M1 E 30 2400 38 68 23 510 1000
M2 E 25 730 E 26 45 120 190 300
M2.1 E 7 750 E 30 59 60 180 320
M6 E 30 1300 29 29 53 290 570
M7 87 800 E 5 E 16 22 190 340
N4 E 32 440 30 120 38 130 180
N5 E 19 200 6 E 14 E 18 51 83
N7 E 12 220 E 5 23 E 13 55 93
N9 E 40 E 15 20 25 E 8 22 12
N10 E 30 45 E 21 160 150 81 68
N11 E 61 61 46 150 60 76 42
N14 470 1900 E 210 120 400 620 730
N15 73 68 E 15 180 80 83 60
N16 E 21 64 28 37 51 40 17
N17 E 9 E 6 E 5 E 10 E 11 8 3
N18 < 3 E 9 E 8 E 4 E 5 6 3
N19 E 3 21 E 12 E 6 E 7 10 7
O5 < 1 45 < 1 < 1 E 1 10 20
O7 E 7 E 220 E 3 E 2 E 1 47 97
O9 E 4 E 890 E 13 E 5 E 7 180 400
O10 < 1 E 440 E 1 < 1 E 1 89 200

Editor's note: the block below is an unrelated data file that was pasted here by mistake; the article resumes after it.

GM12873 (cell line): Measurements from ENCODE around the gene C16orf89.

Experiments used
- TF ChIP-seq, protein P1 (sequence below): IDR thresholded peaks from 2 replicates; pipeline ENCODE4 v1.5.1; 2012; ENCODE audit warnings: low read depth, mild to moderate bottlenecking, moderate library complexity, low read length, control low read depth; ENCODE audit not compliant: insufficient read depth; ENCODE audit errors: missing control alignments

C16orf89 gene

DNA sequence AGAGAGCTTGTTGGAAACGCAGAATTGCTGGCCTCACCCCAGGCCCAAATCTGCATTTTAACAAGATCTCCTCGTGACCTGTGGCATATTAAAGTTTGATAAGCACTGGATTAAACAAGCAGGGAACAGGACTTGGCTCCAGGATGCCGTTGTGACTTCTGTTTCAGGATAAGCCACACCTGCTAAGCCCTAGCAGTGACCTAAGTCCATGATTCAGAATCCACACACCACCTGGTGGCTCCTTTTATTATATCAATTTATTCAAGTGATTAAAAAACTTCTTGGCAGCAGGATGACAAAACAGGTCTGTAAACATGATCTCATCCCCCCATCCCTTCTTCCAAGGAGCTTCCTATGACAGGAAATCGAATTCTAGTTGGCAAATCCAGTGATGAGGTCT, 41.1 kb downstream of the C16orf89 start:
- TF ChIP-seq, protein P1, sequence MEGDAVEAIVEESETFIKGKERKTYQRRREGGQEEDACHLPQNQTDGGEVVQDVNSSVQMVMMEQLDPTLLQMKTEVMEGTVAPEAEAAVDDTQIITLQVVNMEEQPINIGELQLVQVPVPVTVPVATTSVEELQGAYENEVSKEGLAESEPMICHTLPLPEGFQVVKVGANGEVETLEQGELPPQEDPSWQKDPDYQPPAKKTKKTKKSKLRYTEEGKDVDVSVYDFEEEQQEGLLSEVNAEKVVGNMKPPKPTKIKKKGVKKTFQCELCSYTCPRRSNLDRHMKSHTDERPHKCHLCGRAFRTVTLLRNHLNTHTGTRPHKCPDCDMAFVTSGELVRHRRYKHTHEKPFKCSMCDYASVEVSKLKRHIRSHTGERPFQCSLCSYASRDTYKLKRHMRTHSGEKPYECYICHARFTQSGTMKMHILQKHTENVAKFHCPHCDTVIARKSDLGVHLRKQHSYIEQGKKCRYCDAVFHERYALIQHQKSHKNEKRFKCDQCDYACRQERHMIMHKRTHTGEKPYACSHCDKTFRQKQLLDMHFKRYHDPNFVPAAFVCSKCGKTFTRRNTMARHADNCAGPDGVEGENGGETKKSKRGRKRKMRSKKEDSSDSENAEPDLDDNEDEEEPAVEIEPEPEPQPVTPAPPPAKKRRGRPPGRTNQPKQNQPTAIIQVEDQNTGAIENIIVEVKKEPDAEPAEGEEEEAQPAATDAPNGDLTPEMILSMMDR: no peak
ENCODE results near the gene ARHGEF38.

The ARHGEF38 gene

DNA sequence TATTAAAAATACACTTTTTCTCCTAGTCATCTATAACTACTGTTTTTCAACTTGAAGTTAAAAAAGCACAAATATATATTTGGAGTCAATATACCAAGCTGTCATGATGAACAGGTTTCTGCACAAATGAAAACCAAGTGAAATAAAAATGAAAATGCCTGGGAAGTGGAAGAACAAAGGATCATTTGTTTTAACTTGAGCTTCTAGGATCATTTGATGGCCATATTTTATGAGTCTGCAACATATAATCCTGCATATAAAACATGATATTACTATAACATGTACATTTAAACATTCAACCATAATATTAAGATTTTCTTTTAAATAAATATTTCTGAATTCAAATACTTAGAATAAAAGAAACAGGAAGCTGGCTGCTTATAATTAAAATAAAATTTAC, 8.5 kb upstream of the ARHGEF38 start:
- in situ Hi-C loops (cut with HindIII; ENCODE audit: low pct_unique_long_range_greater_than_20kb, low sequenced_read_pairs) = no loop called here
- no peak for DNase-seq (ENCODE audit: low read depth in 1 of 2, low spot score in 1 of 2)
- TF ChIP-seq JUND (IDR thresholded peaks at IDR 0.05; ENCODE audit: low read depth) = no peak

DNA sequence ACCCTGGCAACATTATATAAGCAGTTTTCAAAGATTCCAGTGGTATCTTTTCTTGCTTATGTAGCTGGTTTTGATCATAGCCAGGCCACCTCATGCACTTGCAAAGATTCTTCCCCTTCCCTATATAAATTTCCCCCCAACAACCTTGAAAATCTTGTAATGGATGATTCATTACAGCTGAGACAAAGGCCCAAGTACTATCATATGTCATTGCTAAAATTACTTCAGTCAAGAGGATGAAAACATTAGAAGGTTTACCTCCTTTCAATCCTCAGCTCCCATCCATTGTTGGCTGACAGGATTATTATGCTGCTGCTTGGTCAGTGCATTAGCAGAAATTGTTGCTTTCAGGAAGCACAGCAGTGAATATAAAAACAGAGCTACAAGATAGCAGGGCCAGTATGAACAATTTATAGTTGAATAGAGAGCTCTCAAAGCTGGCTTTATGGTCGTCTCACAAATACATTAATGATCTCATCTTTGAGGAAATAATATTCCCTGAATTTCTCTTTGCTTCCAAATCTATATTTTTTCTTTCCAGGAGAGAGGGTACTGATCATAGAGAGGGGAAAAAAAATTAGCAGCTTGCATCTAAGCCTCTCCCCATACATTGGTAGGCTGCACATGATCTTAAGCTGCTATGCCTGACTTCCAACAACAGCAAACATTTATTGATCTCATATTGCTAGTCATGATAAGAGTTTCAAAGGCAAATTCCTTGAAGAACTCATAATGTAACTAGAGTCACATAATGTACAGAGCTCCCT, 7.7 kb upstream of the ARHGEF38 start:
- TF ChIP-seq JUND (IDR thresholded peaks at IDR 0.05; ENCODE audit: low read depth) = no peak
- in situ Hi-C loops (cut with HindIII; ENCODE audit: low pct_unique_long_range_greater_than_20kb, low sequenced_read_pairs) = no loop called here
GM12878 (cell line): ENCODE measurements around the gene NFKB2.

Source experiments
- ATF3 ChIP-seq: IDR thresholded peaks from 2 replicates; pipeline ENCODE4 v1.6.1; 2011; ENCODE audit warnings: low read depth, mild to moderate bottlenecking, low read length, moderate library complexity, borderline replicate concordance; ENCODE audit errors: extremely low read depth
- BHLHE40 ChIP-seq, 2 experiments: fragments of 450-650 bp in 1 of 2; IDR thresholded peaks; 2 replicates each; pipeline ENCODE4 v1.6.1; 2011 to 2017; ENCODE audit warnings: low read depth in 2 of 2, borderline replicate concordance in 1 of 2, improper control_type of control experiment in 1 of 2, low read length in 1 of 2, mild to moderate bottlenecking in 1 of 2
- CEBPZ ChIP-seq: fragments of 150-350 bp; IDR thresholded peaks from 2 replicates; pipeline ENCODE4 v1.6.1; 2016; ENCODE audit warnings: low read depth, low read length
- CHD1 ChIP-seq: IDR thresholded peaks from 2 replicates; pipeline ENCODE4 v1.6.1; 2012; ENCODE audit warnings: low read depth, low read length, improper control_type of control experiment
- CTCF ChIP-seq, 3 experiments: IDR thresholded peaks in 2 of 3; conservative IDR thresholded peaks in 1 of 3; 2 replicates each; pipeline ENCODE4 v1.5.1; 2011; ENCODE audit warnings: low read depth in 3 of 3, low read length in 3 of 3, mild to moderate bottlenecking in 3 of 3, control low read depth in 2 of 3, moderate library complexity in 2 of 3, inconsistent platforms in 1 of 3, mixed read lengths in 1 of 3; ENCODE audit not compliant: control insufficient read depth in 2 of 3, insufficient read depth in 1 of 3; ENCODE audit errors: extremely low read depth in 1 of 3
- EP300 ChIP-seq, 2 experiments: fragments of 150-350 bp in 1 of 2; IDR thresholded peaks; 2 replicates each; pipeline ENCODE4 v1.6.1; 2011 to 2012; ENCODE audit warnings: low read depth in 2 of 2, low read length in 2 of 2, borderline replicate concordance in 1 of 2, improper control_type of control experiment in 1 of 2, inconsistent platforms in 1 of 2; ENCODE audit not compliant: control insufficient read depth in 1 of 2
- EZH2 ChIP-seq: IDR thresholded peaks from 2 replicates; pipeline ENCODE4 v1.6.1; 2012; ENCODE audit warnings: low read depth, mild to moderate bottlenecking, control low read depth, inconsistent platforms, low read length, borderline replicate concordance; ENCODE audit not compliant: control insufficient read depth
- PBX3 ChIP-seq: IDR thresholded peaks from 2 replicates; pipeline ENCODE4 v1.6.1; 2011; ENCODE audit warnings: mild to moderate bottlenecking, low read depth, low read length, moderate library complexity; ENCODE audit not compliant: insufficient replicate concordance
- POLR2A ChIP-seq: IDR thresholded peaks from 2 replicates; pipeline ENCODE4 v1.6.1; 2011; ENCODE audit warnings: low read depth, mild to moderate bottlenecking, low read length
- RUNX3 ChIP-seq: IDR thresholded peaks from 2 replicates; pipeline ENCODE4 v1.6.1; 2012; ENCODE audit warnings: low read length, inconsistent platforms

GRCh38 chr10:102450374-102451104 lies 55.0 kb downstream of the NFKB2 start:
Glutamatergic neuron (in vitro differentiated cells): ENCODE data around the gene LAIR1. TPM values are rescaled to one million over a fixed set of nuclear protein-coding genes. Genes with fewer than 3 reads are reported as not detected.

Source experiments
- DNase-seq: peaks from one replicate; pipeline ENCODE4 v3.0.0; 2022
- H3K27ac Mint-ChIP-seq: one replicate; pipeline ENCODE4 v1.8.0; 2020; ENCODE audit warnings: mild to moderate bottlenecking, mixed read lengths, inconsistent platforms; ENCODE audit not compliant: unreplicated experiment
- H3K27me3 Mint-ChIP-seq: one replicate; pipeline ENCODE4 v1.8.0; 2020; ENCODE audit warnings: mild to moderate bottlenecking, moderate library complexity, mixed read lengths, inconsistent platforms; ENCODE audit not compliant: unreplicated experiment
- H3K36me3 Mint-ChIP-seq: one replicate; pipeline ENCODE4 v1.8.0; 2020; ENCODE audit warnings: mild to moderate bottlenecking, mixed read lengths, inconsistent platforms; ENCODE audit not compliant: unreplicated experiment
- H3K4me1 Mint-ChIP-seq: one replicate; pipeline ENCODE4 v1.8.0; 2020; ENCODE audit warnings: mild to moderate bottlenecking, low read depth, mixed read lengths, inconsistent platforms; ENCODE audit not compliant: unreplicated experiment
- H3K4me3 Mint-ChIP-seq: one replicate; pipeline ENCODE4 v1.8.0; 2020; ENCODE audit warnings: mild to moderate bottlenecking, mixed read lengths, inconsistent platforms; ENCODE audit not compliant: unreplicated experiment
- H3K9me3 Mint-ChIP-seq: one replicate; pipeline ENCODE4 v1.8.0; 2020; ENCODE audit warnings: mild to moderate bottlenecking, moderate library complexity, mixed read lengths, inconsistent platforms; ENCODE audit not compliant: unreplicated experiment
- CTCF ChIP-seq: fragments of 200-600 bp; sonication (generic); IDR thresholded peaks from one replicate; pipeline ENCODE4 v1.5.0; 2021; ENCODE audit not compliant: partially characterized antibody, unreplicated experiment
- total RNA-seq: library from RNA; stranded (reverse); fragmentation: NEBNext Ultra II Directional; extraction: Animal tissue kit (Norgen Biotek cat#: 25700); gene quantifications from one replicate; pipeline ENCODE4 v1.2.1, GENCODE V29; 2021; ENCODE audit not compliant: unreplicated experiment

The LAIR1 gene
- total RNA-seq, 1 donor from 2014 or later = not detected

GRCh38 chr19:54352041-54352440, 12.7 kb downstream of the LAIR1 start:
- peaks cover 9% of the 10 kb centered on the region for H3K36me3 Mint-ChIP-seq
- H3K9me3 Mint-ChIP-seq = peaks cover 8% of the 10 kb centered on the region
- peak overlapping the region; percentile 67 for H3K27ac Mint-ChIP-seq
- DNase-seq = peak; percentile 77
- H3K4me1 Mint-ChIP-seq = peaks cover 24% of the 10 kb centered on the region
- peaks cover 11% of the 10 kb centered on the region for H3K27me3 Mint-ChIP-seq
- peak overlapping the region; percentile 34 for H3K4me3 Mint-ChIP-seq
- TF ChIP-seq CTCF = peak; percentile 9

O11 E 5 28 E 8 67 43 30 26
Site ID E. coli, in most probable number of colonies per gram dry weight of sediment
May June July August August Average Standard deviation
12 15 13 16 17
M1 7 5700 88 6 37 1200 2500
M2 13 1200 94 8 130 290 510
M2.1 36 > 7200 1300 72 70 1700 3100
M6 8 210 140 280 160 120
M7 50 4300 15 400 66 970 1900
N4 53 240 26 66 > 350 150 140
N5 2 42 28 15 17 21 15
N7 1 35 11 23 16 17 13
N9 4 25 34 12 270 69 110
N10 < 1 10 130 53 14 42 53
N11 4 14 100 74 64 51 41
N14 320 > 4100 32 170 640 1000 1700
N15 1 22 28 19 9 16 11
N16 5 12 48 20 98 37 38
N17 1 29 8 7 8 11 11
N18 2 100 59 2 5 34 44
N19 < 1 17 43 7 8 15 16
O5 < 1 91 21 4 1 24 38
O7 15 > 7900 1100 1 50 1800 3400
O9 14 > 770 540 24 11 270 360
O10 9 300 260 5 < 1 120 150
O11 2 13 19 64 13 22 24